Proceeding on the Kundalini path is fraught with difficulty, unless you have a guide to support you
In August 1995, I was introduced by a friend to a course in self-development conducted by late Justice M. L. Dudhat. The course comprised of lectures, scientific spiritual breathing exercises, and affirmations. My life, for the last decade, had passed through a series of crisis-filled events. This course seemed like a peaceful, healing exercise. Little did I know that I would be pushed into a maelstrom that would rip apart the very fabric of my existence, shatter every belief system, propel me into the most amazing experiences, and reshape me into a being I could not even have remotely imagined I could be.
As I started the course I was consumed with a strange inner compulsion to master it in the shortest possible time. The intensity with which I moved into the practice awakened the sleeping Kundalini with an earth-shattering explosion, akin to a cloudburst and blinding bright lightning.
But for the grace of the Guru, the shocking experience would have unnerved my psyche. Guruji had certain questions for me. He wanted to know whether I had young children or old people to take care of. When I said no, he gave me the choice of continuing and completing the process, or stopping right there. He made me understand that once I got into the practice seriously, it would not be advisable to stop because then it would be like telling a pilot to stop mid-air. I am very happy that I took the challenge.
I have been into the practice since August 1995 and I am still with it. The intensive course I went through lasted till April 2003, and gave me an in depth knowledge of the unfoldment and the intricate workings of the Kundalini. The intense experience culminated in the form of a diary which has been published in three parts under the title, The Kundalini Trilogy : A Visual Journey in Meditation.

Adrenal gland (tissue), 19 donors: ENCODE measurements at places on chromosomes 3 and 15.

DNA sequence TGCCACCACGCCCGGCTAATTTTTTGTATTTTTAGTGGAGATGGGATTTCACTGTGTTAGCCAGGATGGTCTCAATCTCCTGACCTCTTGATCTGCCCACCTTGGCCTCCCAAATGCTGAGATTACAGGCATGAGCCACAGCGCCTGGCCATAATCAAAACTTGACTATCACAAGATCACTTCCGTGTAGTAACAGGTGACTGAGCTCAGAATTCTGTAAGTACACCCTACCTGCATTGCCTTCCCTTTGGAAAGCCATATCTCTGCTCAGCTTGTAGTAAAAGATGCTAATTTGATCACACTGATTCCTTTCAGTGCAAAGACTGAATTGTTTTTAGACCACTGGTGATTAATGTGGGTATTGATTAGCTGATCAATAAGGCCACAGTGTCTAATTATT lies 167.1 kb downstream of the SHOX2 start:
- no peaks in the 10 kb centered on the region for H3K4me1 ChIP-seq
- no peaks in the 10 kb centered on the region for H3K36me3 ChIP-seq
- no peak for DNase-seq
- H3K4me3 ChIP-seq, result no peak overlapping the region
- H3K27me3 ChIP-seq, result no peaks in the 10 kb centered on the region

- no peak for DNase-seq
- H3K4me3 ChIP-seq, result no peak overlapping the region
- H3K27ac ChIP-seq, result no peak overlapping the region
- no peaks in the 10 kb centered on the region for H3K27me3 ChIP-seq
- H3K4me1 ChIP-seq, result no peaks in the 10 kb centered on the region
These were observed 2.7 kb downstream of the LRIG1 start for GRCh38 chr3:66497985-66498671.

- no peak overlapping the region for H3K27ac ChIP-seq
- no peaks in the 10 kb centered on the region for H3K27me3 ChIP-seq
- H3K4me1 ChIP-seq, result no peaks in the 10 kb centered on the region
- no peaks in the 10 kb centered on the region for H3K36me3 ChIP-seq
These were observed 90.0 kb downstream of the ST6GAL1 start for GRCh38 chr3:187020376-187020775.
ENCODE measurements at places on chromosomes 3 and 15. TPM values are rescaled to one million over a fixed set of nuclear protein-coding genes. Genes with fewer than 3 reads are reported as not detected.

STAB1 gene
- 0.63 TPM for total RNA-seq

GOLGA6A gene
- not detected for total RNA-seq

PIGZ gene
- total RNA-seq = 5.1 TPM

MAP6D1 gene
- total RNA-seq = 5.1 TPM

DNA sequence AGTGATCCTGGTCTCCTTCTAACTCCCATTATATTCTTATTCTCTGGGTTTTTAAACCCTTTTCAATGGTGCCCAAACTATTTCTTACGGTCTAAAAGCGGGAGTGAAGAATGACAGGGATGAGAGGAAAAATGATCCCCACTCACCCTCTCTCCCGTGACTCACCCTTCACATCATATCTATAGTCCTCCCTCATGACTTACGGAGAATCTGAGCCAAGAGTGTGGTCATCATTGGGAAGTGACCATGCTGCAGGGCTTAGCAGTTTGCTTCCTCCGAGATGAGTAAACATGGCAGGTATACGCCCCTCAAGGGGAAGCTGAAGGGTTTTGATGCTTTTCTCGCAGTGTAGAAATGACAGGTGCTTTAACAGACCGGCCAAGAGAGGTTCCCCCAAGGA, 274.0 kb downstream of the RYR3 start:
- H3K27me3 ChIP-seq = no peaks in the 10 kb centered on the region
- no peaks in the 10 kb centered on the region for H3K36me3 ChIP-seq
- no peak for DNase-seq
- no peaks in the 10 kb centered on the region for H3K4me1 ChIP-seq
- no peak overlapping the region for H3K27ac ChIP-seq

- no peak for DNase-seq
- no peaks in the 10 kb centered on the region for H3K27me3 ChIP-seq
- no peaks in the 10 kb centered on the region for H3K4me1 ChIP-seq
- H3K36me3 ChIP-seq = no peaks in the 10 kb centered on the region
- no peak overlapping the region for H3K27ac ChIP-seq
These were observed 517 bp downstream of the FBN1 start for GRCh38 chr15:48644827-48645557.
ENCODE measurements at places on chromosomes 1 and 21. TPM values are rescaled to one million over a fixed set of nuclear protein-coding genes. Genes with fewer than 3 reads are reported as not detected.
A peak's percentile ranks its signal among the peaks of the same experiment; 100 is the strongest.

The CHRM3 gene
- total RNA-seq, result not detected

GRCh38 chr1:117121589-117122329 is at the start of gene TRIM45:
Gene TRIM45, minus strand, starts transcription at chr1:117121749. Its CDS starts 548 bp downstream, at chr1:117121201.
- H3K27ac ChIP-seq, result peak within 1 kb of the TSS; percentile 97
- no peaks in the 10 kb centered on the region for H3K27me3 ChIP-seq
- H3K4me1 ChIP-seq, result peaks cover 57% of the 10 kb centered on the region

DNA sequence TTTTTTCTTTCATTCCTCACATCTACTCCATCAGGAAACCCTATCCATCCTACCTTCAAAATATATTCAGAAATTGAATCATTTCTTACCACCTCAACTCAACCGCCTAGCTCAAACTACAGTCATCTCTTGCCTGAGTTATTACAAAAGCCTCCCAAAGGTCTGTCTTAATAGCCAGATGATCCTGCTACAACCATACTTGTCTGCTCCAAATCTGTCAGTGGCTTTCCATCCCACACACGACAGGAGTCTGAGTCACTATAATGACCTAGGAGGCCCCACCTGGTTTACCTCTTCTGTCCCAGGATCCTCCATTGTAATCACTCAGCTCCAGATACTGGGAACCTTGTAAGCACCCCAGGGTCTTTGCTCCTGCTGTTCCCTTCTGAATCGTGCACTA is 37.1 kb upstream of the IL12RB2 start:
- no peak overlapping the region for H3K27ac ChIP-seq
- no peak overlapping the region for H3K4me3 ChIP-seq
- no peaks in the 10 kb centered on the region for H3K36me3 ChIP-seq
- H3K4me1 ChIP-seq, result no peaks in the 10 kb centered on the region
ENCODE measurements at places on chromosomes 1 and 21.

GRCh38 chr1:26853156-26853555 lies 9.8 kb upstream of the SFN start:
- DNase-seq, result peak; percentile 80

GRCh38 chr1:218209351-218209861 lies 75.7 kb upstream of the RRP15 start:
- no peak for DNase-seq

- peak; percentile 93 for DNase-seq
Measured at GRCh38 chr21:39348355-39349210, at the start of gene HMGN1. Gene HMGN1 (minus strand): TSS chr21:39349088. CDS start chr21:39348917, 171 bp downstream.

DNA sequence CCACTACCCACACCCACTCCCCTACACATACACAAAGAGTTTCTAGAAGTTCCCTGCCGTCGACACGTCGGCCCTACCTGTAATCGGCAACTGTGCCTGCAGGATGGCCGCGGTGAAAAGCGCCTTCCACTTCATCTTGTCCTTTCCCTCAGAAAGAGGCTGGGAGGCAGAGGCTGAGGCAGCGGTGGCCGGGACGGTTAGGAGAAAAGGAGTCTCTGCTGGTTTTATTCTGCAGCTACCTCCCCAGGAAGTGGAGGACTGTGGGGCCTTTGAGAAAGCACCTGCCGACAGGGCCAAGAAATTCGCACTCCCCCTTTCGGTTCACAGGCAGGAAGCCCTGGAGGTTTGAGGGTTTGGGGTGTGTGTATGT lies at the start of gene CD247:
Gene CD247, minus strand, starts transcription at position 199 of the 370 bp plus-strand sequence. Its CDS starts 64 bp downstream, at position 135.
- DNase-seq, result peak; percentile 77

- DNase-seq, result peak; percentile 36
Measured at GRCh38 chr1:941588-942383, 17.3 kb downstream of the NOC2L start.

Somewhere along the way, the subject of Kundalini has attracted more and more attention, particularly in the West. I even find weekend or weeklong workshops promising to awaken the Kundalini. The Kundalini path is not an easy one, nor is it the safest. It would be best to check with the teacher conducting the course whether there would be a follow-up, and in the event that the Kundalini gets activated, would he/she get further guidance? If the awakening happens and no further guidance is available, the result can be devastating – in terms of physical, mental and emotional health. There are no shortcuts to Kundalini. It is a process of transformation and this requires complete surrender, love, devotion and dedication to the Guru and the Kundalini. Once you can develop this feeling, then you are on the road to a new way of life.
These days I often encounter many who feel stranded on this road to self-discovery, and have come across The Kundalini Trilogy. Some of them are traumatised because a premature opening of a major chakra has happened while the lower chakras are still not clear. This leads to a great deal of frustration.
I have recently met two young men (Americans). One of them appeared to be a spiritually aware person, who had done the rounds of different teachers, ashrams and books. He had a highly developed Ajna chakra that gave him a profound insight into life and greatly enhanced his psychic ability. At the same time, he appeared very confused, seeking answers and peace. In the course of our three meetings, it unfolded that his sexual urge was greatly enhanced; he ate too much, and loved his sleep